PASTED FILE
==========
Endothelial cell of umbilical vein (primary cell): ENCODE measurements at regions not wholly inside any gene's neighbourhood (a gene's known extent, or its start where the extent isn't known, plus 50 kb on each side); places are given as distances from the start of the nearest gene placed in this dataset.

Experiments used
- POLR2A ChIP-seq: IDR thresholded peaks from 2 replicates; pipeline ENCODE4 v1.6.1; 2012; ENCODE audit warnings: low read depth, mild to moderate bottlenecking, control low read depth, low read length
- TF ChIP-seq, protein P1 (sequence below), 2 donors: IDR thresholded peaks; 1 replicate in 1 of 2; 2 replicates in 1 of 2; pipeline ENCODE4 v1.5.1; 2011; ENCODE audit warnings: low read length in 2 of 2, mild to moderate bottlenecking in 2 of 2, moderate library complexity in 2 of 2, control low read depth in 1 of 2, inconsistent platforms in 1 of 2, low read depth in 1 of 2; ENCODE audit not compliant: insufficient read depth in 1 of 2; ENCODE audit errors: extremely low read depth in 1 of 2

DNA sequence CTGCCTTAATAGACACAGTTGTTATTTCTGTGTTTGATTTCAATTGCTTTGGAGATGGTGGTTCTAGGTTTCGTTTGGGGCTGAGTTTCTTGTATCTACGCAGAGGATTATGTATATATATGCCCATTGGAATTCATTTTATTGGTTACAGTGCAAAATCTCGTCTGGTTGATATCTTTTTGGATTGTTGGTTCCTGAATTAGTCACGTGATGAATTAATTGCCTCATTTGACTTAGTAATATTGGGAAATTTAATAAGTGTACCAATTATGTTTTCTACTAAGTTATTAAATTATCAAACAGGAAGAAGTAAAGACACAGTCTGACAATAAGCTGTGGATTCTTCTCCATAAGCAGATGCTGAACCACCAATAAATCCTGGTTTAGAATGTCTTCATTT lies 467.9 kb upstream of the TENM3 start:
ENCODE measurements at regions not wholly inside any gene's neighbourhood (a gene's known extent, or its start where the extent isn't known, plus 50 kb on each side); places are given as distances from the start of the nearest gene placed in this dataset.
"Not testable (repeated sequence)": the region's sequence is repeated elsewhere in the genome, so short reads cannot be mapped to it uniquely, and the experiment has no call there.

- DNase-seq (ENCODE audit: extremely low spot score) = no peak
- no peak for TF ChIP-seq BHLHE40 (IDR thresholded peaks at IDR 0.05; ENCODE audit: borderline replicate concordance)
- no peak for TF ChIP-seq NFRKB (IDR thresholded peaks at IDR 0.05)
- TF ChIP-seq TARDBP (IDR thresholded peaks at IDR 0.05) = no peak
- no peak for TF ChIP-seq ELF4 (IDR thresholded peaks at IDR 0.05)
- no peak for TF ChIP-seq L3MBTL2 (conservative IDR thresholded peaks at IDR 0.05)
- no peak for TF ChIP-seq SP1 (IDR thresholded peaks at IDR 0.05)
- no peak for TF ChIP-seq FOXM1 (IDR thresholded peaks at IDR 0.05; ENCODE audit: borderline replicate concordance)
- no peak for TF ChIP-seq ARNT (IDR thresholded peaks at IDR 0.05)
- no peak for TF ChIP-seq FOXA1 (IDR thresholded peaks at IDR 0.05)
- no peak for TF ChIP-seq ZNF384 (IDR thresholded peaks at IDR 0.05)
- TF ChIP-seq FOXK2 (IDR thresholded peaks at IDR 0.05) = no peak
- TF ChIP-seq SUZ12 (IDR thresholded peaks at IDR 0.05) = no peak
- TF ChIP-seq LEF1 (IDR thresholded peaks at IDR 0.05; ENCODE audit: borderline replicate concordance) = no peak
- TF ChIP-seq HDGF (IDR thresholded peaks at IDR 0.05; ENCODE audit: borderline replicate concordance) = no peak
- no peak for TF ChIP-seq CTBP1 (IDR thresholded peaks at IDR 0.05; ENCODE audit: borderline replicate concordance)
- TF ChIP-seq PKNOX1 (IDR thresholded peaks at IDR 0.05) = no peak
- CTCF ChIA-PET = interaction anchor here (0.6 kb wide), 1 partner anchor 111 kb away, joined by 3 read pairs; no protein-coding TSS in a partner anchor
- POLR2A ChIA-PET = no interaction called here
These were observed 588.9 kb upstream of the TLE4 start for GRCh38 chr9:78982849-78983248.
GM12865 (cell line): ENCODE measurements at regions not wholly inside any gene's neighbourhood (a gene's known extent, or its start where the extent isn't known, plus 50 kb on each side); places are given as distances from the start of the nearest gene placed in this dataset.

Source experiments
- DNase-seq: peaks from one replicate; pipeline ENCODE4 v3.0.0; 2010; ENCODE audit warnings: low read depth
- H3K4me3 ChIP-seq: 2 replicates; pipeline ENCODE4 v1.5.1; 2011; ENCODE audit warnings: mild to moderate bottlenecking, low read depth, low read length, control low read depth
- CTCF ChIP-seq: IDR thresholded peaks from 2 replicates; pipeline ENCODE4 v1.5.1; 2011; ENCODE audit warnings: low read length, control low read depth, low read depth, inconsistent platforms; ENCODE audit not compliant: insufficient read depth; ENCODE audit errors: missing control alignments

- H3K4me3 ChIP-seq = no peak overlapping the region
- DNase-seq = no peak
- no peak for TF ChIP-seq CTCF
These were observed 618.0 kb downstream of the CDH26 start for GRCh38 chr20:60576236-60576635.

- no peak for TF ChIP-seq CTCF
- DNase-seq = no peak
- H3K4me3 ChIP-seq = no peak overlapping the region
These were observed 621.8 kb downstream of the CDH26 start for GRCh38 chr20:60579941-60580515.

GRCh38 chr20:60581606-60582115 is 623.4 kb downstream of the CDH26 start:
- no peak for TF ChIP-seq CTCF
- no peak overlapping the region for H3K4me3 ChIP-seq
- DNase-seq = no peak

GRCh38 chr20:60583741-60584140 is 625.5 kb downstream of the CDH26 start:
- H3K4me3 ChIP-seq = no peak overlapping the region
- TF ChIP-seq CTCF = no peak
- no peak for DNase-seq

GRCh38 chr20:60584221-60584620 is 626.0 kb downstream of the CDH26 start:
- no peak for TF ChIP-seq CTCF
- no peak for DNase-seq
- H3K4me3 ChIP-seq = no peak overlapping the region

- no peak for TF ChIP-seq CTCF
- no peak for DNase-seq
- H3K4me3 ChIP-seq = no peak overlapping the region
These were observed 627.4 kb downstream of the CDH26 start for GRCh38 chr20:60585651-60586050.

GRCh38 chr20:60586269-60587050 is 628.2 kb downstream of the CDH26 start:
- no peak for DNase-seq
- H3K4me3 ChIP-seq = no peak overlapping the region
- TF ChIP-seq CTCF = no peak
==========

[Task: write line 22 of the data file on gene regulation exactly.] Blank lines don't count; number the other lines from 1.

- TF ChIP-seq HDGF (IDR thresholded peaks at IDR 0.05; ENCODE audit: borderline replicate concordance) = no peak